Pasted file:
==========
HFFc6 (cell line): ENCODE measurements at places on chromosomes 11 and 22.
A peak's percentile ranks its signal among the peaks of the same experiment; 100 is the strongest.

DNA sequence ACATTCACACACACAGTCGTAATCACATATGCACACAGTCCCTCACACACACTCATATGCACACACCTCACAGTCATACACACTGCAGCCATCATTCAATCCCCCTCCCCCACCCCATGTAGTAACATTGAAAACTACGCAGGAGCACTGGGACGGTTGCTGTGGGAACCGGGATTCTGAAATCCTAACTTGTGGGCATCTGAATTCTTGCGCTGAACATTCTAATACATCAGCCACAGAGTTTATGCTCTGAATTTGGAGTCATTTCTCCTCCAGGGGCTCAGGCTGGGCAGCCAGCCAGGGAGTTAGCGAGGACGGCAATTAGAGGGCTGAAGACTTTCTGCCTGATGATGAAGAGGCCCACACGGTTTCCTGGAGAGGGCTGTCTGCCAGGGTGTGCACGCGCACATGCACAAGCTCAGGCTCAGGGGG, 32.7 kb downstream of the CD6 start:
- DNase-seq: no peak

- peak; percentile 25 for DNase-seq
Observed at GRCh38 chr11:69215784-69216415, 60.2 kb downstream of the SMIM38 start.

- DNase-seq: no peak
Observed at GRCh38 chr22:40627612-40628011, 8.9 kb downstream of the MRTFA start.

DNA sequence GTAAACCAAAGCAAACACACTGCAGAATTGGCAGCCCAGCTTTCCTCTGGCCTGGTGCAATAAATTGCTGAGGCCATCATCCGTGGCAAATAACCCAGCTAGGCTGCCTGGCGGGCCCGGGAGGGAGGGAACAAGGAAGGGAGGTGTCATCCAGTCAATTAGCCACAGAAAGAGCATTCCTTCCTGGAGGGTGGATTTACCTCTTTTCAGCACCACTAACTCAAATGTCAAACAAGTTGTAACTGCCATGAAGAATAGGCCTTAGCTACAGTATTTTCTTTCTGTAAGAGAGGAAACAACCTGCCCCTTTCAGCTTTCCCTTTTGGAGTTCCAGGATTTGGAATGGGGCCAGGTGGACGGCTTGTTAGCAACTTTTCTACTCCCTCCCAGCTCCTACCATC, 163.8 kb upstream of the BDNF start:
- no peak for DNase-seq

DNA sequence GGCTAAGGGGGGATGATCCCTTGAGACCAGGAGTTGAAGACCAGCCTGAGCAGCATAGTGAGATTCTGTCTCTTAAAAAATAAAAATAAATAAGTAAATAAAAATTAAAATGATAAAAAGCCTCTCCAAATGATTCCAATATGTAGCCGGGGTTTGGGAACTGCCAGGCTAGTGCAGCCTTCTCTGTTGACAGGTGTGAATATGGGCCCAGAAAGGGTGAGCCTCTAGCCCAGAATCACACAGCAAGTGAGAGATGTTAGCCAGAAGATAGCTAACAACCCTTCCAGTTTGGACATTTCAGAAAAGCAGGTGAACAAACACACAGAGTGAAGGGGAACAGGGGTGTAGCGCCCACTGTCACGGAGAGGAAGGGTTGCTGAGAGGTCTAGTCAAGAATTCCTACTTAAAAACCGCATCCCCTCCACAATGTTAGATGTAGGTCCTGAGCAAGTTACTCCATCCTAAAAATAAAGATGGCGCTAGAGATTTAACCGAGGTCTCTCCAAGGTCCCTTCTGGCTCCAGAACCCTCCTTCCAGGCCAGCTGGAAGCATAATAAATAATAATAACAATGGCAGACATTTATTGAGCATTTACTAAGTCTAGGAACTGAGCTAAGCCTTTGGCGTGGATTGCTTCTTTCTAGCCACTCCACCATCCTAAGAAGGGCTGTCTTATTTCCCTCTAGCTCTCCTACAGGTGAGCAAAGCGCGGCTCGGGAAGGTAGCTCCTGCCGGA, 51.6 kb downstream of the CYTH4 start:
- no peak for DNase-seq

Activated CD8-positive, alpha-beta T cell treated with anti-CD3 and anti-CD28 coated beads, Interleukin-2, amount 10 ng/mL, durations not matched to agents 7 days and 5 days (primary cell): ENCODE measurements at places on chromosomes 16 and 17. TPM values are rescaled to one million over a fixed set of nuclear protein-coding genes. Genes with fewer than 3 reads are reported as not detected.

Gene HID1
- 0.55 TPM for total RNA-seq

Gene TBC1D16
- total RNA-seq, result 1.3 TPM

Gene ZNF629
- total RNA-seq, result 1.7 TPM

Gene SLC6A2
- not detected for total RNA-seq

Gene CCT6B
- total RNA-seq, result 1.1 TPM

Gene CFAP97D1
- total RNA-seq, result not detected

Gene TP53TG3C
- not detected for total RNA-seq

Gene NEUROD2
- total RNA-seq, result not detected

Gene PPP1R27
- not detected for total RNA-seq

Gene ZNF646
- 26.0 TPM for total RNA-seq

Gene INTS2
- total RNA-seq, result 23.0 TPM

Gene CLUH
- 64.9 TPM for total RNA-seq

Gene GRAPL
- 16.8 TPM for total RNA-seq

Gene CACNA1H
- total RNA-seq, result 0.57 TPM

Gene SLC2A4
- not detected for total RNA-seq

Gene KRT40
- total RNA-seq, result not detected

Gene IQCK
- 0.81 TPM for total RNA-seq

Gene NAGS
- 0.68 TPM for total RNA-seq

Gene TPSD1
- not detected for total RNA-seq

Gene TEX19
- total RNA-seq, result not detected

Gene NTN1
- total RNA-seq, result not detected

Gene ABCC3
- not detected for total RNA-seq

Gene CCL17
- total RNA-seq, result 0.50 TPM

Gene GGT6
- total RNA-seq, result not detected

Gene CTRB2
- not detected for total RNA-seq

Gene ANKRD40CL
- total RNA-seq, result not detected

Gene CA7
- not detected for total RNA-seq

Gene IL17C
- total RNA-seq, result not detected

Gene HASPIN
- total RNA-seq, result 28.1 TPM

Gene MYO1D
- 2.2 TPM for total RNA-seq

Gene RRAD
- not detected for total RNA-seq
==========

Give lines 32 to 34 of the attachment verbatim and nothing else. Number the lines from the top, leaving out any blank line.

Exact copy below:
Gene ZNF646
- 26.0 TPM for total RNA-seq

Gene INTS2